Congratulations to the 2020 Recipients of the BCMA Awards for Outstanding Achievement!
The BC Museums Association (BCMA) handed out its Awards for Outstanding Achievement on Thursday, October 8, during its 49th annual Awards Showcase. This year’s virtual conference attracted a record number of museum professionals and industry representatives from across the province who came to explore innovative exhibitions, community collaboration, and exemplary service to the sector. The BCMA’s annual awards recognize institutions and individuals who exemplify excellence in the province’s museums, galleries and history community.
The Distinguished Service Award
This award recognizes an individual who has made a unique and outstanding contribution on a regional, provincial or national basis to the museum, gallery, archives or heritage field over an extended period of time.
Francois Arseneault -Vernon Cadet Camp Museum
Francois Arseneault has dedicated his time to collect, showcase and create a museum for the preservation of Cadet History in the Vernon Area.
Barbara Bell -The Greater Vernon Museum and Archives
Barbara Bell has served the Greater Vernon area and larger museum community, and has occupied a plethora of roles, from archivist, to education coordinator, to mentor. Her knowledge and dedication has provided an unparalleled service to both our institution and to the community of Vernon.
Gerald Borden – Heritage Abbotsford Society
Gerry Borden has been a proponent for heritage conservation, and an advocate for museum professionals, both professionally and, in retirement, as a devoted volunteer.
Julie Fowler – Island Mountain Arts / ArtsWells Festival
As the Executive and Artistic Director of Island Mountain Arts, Julie Fowler has established herself as a community leader, cultural champion, social innovator and visionary.
Barbara Bell, Head Archivist at The Greater Vernon Museum and Archives, received a Distinguished Service Award. Bell was selected by the awards committee in recognition of her lifetime of service and tireless dedication to inspiring and engaging others. Her many hours spent volunteering and mentoring are remarkable and she has made a significant impact on a whole generation of museum workers.
Julie Fowler, Executive and Artistic Director of Island Mountain Arts, received a Distinguished Service Award. Fowler has made significant contributions in a wide range of arts & culture organisations across BC and has demonstrated incredible energy, commitment and hard work. The committee was impressed by the scope of her impact, not just on the festival she created but on all the artists and performers the festival has helped bring to prominence.
Award of Merit – Excellence in Community Engagement
This Award of Merit recognizes a recent outstanding success in community engagement, as demonstrated by ongoing participation of new audiences, new partnerships with community organisations, supporting needs of the community, etc through innovative programming. Programming may be exhibit-based, school-oriented, stand-alone, or focused on volunteer engagement, etc; it may be delivered on-site, off-site, or both. New audiences and community partners should be defined by the nominated museum with respect to its own capacity, community, and audience history.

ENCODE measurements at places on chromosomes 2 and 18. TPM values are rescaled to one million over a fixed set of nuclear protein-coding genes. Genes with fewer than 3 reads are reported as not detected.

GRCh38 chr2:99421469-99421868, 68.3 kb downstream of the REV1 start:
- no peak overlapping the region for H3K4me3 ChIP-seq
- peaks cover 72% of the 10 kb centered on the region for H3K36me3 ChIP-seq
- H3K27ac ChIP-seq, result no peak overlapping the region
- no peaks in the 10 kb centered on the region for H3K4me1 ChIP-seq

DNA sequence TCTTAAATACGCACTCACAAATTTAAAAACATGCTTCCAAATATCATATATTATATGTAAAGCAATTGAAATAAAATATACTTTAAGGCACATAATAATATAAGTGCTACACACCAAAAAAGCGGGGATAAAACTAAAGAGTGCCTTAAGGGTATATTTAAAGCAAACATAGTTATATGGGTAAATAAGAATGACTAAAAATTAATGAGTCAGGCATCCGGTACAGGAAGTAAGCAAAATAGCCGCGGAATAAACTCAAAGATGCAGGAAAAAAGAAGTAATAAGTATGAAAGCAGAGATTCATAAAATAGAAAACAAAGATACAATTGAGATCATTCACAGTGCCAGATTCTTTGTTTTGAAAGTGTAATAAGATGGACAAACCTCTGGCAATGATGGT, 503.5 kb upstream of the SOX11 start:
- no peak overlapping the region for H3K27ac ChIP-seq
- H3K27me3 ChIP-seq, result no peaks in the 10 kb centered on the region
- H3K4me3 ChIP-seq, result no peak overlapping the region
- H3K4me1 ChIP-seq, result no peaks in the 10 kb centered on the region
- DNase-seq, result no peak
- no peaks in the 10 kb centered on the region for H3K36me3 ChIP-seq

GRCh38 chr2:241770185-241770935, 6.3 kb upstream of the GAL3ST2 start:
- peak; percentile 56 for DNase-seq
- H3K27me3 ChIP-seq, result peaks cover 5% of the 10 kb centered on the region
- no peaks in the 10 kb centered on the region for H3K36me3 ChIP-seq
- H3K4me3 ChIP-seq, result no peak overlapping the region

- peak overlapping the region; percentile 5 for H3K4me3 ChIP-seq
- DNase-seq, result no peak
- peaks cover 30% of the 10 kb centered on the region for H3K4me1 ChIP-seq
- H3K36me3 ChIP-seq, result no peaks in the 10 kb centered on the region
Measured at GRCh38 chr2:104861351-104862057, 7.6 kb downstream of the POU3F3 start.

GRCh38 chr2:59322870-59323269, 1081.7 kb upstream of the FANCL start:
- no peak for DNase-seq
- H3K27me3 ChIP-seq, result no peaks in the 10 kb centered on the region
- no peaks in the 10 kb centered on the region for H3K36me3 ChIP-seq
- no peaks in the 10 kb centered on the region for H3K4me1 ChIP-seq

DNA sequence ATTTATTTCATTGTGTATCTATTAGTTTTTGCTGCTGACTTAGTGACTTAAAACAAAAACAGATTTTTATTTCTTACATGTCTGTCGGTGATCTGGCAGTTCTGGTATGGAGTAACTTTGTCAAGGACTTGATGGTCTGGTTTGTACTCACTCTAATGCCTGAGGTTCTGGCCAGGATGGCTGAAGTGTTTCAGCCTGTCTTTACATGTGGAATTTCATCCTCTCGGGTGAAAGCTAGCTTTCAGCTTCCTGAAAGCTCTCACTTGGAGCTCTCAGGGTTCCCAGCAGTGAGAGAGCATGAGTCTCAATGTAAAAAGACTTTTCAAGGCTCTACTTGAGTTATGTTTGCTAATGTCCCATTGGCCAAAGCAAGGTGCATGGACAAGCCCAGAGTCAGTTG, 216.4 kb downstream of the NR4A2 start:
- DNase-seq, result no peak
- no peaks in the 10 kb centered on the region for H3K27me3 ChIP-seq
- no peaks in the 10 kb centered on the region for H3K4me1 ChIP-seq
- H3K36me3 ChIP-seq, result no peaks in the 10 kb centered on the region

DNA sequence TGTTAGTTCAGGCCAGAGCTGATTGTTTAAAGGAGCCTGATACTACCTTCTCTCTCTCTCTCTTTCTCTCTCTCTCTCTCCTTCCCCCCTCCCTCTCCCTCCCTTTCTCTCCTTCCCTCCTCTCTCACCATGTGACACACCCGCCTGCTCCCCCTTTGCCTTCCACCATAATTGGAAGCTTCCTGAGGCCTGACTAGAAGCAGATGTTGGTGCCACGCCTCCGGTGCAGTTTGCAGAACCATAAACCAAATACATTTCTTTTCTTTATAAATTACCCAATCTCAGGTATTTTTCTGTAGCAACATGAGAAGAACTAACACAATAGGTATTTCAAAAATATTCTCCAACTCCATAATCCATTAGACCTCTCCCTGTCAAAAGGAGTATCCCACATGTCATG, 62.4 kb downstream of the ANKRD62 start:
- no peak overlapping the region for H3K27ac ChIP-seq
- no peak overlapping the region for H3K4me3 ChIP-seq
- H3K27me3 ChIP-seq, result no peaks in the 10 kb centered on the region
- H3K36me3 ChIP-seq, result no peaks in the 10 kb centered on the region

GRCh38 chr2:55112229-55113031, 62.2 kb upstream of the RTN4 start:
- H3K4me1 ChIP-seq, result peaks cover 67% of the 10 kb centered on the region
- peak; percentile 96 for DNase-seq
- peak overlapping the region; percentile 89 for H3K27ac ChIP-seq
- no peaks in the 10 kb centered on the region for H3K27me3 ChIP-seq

Isolate and Create Platform – Greater Vernon Museum & Archives.
Facing the COVID19 pandemic, a shared vision for a creative online platform connects and inspires a community.
Critter Convos & Collection Vault Convos -The Exploration Place.
With the onset of COVID-19, this live video project has allowed us to maintain engagement and connect with our audience in a new and innovative way.
Museum of Surrey’s Three Year Punjabi Community Engagement – The Museum of Surrey.
Successful engagement with Surrey’s Punjabi community led to a feature exhibit, several small exhibits, numerous programs, and resulted in the Museum of Surrey attracting new audiences.
Indigenous Contemporary Art Education & Engagement – Surrey Art Gallery.
Surrey Art Gallery’s continual commitment to furthering Indigenous contemporary arts education and engagement is long-term, rooted in meaningful critical thinking, and serves the community and public.
The Museum of Surrey received the Award of Merit, Excellence in Community Engagement for their three-year engagement with the Punjabi community in Surrey, BC. The exhibit Being Punjabi: Unfolding the Surrey Story is a wonderful example of an exhibit curated in a collaborative manner, that brought community stories to a broader audience and generated a heartfelt interest in a unique and vibrant culture by foregrounding, prioritizing, and empowering the community as co-curators and programming leads “The Being Punjabi exhibit project was unique because it presented the unfiltered voices of community members, as gathered, rather then just taking into consideration feedback from community,” says Colleen Sharpe, project leader and Curator of Exhibits, Museum of Surrey. “Being Punjabi: Unfolding the Surrey Story invites continued dialogue about what it means to be Punjabi in Surrey – past, present and future. The exhibit is a tribute to Punjabi community members who came forward to share their stories. Above all, it is an invitation to celebrate diversity in Surrey, and a call to challenge the assumptions we make about each other.”
Community contribution included The Punjabi Advisory Committee, Balbir Gurm, Ranbir Johal, Raj Lally, Moninder Lalli, Steven Purewal, and Sharanjit Kaur Sandhra; exhibit text writers: Steven Purewal, Moninder Lalli, Ranbir Johal, Sharanjit Sandhra, Balraj Kahlon, Balbir Kaur Gurm, Naveen Girn, Bob Mann, Charan Gill, Balkaran Singh, Kal Dosanjh, Raj Thandi, Saira Kanwal, Anita Lal, Fauzia Rafique; audio storyteller Lady B (Bali K Deo); and the many dozens of community members and artists who lent items for the exhibit and participated in video interviews.